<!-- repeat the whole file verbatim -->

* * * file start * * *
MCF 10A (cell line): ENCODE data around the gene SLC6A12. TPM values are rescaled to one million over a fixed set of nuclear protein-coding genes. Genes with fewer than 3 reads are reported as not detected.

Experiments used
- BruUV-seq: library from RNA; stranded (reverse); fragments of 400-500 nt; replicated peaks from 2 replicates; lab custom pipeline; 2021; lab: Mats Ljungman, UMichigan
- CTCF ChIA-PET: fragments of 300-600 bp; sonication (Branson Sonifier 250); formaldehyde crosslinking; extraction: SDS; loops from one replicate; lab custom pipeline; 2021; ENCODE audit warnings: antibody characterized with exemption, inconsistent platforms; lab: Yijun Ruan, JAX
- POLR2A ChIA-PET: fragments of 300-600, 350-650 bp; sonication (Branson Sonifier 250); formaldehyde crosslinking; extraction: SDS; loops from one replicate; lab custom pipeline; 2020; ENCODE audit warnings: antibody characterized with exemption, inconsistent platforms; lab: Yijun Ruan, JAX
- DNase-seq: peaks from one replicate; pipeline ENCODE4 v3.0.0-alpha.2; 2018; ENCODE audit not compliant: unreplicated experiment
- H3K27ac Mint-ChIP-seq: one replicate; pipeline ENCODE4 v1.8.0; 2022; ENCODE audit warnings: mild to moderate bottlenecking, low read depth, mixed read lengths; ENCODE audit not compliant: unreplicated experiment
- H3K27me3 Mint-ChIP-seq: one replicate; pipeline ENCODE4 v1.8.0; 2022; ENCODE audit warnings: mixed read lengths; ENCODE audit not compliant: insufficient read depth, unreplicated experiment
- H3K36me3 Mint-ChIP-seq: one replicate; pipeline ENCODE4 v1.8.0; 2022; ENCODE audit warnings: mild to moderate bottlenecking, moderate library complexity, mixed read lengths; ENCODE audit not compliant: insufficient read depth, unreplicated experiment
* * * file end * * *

MCF 10A (cell line): ENCODE data around the gene SLC6A12. TPM values are rescaled to one million over a fixed set of nuclear protein-coding genes. Genes with fewer than 3 reads are reported as not detected.

Experiments used
- BruUV-seq: library from RNA; stranded (reverse); fragments of 400-500 nt; replicated peaks from 2 replicates; lab custom pipeline; 2021; lab: Mats Ljungman, UMichigan
- CTCF ChIA-PET: fragments of 300-600 bp; sonication (Branson Sonifier 250); formaldehyde crosslinking; extraction: SDS; loops from one replicate; lab custom pipeline; 2021; ENCODE audit warnings: antibody characterized with exemption, inconsistent platforms; lab: Yijun Ruan, JAX
- POLR2A ChIA-PET: fragments of 300-600, 350-650 bp; sonication (Branson Sonifier 250); formaldehyde crosslinking; extraction: SDS; loops from one replicate; lab custom pipeline; 2020; ENCODE audit warnings: antibody characterized with exemption, inconsistent platforms; lab: Yijun Ruan, JAX
- DNase-seq: peaks from one replicate; pipeline ENCODE4 v3.0.0-alpha.2; 2018; ENCODE audit not compliant: unreplicated experiment
- H3K27ac Mint-ChIP-seq: one replicate; pipeline ENCODE4 v1.8.0; 2022; ENCODE audit warnings: mild to moderate bottlenecking, low read depth, mixed read lengths; ENCODE audit not compliant: unreplicated experiment
- H3K27me3 Mint-ChIP-seq: one replicate; pipeline ENCODE4 v1.8.0; 2022; ENCODE audit warnings: mixed read lengths; ENCODE audit not compliant: insufficient read depth, unreplicated experiment
- H3K36me3 Mint-ChIP-seq: one replicate; pipeline ENCODE4 v1.8.0; 2022; ENCODE audit warnings: mild to moderate bottlenecking, moderate library complexity, mixed read lengths; ENCODE audit not compliant: insufficient read depth, unreplicated experiment